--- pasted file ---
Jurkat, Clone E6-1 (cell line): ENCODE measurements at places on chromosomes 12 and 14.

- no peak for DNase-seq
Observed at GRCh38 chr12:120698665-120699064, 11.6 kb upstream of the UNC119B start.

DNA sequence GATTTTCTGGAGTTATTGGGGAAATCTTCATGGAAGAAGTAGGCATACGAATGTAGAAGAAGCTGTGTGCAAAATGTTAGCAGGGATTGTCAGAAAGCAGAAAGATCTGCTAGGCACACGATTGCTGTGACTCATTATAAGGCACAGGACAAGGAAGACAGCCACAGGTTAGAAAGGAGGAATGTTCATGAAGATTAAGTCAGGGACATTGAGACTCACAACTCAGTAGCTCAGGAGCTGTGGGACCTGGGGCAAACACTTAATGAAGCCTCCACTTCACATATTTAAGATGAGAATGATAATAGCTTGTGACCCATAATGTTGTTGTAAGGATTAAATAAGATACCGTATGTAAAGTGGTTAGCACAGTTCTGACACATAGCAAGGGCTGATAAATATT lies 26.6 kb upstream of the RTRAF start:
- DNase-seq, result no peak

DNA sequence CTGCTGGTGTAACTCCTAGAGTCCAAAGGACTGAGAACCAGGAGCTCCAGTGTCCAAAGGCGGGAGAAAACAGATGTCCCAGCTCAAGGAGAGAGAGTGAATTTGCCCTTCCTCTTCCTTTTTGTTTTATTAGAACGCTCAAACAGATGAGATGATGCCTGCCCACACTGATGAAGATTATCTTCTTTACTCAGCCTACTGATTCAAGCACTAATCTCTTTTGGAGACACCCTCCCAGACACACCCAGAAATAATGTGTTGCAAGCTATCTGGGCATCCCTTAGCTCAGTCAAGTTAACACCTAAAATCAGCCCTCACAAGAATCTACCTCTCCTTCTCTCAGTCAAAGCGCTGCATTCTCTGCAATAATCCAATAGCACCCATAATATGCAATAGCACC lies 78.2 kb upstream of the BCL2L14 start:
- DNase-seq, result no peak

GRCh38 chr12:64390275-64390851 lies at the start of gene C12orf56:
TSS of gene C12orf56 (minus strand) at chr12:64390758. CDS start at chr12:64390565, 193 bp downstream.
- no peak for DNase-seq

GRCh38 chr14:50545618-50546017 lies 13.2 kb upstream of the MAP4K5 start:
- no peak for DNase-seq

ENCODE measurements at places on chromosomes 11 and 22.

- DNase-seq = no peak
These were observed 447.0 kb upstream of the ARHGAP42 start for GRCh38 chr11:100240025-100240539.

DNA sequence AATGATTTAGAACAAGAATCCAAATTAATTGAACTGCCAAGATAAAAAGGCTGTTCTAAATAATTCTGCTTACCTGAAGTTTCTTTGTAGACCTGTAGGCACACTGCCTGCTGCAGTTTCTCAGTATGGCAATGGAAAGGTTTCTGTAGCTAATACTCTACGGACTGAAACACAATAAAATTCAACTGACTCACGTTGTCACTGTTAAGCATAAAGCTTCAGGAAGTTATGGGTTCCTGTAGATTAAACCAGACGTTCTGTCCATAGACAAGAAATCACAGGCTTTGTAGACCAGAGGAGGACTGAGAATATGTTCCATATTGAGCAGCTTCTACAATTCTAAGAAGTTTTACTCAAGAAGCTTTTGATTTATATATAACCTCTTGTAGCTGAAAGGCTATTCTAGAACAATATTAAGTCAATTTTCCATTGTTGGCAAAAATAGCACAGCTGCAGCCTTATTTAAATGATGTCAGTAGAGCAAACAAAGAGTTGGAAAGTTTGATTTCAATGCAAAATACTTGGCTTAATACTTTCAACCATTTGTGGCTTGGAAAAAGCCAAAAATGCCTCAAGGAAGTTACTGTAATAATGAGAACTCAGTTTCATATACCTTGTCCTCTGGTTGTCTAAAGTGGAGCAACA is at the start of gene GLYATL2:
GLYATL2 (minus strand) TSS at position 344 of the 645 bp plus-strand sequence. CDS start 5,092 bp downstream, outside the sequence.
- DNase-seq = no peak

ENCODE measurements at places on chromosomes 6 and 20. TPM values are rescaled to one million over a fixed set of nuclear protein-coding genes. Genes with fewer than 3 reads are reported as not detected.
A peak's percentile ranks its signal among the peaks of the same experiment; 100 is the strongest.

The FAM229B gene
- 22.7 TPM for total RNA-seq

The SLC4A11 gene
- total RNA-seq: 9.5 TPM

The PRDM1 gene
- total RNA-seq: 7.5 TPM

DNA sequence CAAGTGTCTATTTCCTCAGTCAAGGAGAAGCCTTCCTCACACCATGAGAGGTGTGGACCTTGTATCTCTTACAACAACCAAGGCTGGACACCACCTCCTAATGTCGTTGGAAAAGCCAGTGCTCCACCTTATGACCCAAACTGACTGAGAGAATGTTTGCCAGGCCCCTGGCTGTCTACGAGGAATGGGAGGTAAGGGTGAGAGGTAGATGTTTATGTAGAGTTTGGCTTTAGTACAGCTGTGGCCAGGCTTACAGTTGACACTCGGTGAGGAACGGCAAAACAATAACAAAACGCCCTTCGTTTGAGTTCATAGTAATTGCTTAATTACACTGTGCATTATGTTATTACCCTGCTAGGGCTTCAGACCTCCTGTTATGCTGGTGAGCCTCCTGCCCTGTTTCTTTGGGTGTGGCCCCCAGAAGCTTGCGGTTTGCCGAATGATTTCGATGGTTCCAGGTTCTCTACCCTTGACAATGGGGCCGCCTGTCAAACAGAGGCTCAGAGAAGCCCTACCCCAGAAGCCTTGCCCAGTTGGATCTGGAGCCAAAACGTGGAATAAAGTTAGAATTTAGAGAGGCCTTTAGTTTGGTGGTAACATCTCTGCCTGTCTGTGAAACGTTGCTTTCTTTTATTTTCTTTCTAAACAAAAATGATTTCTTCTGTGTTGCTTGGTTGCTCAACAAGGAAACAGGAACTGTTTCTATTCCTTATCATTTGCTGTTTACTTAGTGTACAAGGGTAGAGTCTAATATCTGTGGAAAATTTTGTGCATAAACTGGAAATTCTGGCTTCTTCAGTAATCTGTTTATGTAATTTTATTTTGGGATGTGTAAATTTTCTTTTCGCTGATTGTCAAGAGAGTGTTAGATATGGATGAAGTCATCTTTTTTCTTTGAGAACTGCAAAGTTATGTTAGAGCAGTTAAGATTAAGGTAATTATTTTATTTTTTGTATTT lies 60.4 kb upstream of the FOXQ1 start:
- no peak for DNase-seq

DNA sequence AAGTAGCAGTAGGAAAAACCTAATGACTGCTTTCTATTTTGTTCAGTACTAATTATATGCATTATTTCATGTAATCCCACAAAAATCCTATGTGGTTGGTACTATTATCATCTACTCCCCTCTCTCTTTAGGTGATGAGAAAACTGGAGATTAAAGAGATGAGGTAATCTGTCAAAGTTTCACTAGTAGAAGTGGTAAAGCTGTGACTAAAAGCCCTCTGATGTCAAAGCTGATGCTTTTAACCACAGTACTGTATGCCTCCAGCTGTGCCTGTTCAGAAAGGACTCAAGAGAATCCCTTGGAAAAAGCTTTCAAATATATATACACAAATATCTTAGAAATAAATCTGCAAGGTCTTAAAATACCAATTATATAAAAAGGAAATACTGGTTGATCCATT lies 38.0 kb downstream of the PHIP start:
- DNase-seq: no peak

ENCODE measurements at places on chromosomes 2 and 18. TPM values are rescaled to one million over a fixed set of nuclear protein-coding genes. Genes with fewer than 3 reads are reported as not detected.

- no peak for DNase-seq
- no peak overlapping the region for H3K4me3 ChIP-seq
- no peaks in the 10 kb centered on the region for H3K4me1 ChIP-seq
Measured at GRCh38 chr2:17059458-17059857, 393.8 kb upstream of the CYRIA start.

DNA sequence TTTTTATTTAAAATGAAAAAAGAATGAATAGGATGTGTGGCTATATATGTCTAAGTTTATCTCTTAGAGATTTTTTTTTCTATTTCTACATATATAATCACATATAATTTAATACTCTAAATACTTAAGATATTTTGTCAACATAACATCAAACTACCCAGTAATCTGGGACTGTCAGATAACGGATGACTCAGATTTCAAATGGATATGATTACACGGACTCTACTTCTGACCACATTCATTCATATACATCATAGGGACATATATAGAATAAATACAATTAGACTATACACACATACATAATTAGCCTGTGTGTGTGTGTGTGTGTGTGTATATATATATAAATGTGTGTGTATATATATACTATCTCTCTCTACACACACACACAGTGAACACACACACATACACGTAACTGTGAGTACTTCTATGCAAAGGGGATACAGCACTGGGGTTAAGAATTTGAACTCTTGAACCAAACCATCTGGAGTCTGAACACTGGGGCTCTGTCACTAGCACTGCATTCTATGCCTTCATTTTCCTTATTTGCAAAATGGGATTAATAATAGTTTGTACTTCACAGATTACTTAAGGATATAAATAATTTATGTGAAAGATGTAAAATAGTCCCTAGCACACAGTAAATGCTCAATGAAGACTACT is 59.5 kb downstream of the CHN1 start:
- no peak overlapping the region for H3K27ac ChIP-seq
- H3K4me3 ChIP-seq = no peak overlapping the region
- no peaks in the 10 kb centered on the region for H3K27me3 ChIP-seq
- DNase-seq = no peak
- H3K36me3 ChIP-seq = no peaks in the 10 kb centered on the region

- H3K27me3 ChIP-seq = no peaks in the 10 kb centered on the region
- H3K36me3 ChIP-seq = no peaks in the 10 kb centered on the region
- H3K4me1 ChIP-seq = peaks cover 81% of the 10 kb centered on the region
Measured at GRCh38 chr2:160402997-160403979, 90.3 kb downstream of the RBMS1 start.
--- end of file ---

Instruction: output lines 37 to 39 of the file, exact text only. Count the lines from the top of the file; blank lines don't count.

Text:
- no peak overlapping the region for H3K27ac ChIP-seq
- H3K4me3 ChIP-seq = no peak overlapping the region
- no peaks in the 10 kb centered on the region for H3K27me3 ChIP-seq